Unfortunately, if you have dust buildup, you might also experience mold buildup, especially if your air is stagnant. Air that doesn’t circulate well often holds more moisture and can create conditions that invite mold and mildew to invade.


How to Improve Indoor Air Quality

Even the cleanest of people experience poor indoor air quality. Whenever you suspect this is happening, it’s best to check for the above signs. Once you establish that you do in fact have this problem, there are several things you should do as soon as possible.


Get Your Ducts Inspected

The simplest way to tell if you have clogged air ducts is with an inspection conducted by professionals. When you notice dust accumulation, stale air, or dirty filters, schedule an inspection to get to the root of the problem as quickly as possible.


Invest in Effective Air Purifiers

Air purifiers are an effective solution for cleaning the air inside homes or businesses. They sanitize the air of pollutants including pollen, allergens, and toxins. There are many different types to choose from based on your needs.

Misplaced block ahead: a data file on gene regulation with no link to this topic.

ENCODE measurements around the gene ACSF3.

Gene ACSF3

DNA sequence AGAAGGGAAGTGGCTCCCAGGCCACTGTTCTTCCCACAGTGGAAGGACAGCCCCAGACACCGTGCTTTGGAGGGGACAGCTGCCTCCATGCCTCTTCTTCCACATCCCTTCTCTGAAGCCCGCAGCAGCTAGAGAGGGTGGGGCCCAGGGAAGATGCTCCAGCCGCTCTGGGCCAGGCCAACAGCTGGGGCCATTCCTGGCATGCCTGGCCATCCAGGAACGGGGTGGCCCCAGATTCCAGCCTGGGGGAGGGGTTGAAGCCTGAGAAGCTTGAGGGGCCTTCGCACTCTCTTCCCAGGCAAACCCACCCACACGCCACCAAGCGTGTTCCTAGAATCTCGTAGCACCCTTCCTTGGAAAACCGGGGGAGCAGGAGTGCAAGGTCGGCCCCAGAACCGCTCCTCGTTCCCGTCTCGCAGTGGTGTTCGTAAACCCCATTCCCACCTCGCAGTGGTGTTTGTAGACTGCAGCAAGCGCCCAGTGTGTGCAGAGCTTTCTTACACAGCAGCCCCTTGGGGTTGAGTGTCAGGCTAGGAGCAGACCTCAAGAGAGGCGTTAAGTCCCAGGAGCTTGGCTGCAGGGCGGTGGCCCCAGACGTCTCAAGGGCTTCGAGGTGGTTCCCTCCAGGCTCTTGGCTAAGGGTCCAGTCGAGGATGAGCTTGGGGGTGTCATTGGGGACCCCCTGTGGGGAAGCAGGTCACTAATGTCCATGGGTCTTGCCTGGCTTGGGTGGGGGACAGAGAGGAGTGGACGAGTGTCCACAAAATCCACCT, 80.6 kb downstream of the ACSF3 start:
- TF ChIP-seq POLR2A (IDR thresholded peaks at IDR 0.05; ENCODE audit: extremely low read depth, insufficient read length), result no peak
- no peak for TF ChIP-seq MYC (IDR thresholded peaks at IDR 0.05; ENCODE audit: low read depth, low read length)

In-duct air purifiers clean the air from the source inside your system while LED air purifiers use light to eliminate pollutants. No matter which type you choose, you can use this tool to keep the air in your home much cleaner without having to lift a finger.


Replace Filters Often

To stay ahead of any problems, it’s best to check your filters once a month. This allows you to notice when the filters need changing and when it may be time for your system to be cleaned by a professional.


Do You Feel More Prepared?

Staying safe and healthy is a number one priority, especially during these unprecedented times. Keeping your indoor air quality clean is essential. If you think your house will benefit from a professional cleaning, schedule a consultation with a local heating and air company today.

Need other HVAC upgrades or repairs? Don’t hesitate to reach out with any other questions or concerns relating your heating and air conditioning system.